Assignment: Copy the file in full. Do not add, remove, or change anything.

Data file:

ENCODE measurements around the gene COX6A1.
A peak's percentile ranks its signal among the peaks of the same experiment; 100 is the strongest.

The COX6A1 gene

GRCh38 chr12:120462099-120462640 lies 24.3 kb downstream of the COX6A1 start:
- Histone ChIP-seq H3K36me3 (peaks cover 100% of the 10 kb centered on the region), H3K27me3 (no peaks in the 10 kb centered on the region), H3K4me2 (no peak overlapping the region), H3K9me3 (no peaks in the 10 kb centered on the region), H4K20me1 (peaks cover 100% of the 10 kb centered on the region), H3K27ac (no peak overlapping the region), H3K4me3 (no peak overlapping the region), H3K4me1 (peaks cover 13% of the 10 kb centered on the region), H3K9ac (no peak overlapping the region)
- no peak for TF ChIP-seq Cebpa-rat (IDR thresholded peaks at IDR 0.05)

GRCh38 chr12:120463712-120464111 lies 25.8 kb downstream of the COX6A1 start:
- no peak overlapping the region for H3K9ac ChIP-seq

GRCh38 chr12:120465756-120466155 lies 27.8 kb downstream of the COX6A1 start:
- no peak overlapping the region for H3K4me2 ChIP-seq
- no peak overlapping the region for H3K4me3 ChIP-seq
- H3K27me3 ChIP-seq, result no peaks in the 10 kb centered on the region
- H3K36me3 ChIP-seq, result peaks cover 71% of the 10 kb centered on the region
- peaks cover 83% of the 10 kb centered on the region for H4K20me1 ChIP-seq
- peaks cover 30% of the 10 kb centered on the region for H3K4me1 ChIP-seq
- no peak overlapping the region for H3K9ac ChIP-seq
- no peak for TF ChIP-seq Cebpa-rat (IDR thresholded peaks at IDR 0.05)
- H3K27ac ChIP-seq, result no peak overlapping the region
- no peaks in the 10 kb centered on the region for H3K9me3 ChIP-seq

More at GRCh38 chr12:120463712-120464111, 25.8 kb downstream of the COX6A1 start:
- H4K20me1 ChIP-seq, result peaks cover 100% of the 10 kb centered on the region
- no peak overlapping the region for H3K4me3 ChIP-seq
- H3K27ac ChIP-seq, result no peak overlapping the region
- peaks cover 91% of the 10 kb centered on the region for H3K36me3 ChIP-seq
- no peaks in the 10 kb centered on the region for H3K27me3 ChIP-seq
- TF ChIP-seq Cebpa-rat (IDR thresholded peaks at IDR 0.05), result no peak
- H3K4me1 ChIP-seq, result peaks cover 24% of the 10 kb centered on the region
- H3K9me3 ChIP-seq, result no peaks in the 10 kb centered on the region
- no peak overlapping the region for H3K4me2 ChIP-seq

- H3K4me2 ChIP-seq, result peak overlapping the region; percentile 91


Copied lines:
ENCODE measurements around the gene COX6A1.
A peak's percentile ranks its signal among the peaks of the same experiment; 100 is the strongest.

The COX6A1 gene

GRCh38 chr12:120462099-120462640 lies 24.3 kb downstream of the COX6A1 start:
- Histone ChIP-seq H3K36me3 (peaks cover 100% of the 10 kb centered on the region), H3K27me3 (no peaks in the 10 kb centered on the region), H3K4me2 (no peak overlapping the region), H3K9me3 (no peaks in the 10 kb centered on the region), H4K20me1 (peaks cover 100% of the 10 kb centered on the region), H3K27ac (no peak overlapping the region), H3K4me3 (no peak overlapping the region), H3K4me1 (peaks cover 13% of the 10 kb centered on the region), H3K9ac (no peak overlapping the region)
- no peak for TF ChIP-seq Cebpa-rat (IDR thresholded peaks at IDR 0.05)

GRCh38 chr12:120463712-120464111 lies 25.8 kb downstream of the COX6A1 start:
- no peak overlapping the region for H3K9ac ChIP-seq

GRCh38 chr12:120465756-120466155 lies 27.8 kb downstream of the COX6A1 start:
- no peak overlapping the region for H3K4me2 ChIP-seq
- no peak overlapping the region for H3K4me3 ChIP-seq
- H3K27me3 ChIP-seq, result no peaks in the 10 kb centered on the region
- H3K36me3 ChIP-seq, result peaks cover 71% of the 10 kb centered on the region
- peaks cover 83% of the 10 kb centered on the region for H4K20me1 ChIP-seq
- peaks cover 30% of the 10 kb centered on the region for H3K4me1 ChIP-seq
- no peak overlapping the region for H3K9ac ChIP-seq
- no peak for TF ChIP-seq Cebpa-rat (IDR thresholded peaks at IDR 0.05)
- H3K27ac ChIP-seq, result no peak overlapping the region
- no peaks in the 10 kb centered on the region for H3K9me3 ChIP-seq

More at GRCh38 chr12:120463712-120464111, 25.8 kb downstream of the COX6A1 start:
- H4K20me1 ChIP-seq, result peaks cover 100% of the 10 kb centered on the region
- no peak overlapping the region for H3K4me3 ChIP-seq
- H3K27ac ChIP-seq, result no peak overlapping the region
- peaks cover 91% of the 10 kb centered on the region for H3K36me3 ChIP-seq
- no peaks in the 10 kb centered on the region for H3K27me3 ChIP-seq
- TF ChIP-seq Cebpa-rat (IDR thresholded peaks at IDR 0.05), result no peak
- H3K4me1 ChIP-seq, result peaks cover 24% of the 10 kb centered on the region
- H3K9me3 ChIP-seq, result no peaks in the 10 kb centered on the region
- no peak overlapping the region for H3K4me2 ChIP-seq

- H3K4me2 ChIP-seq, result peak overlapping the region; percentile 91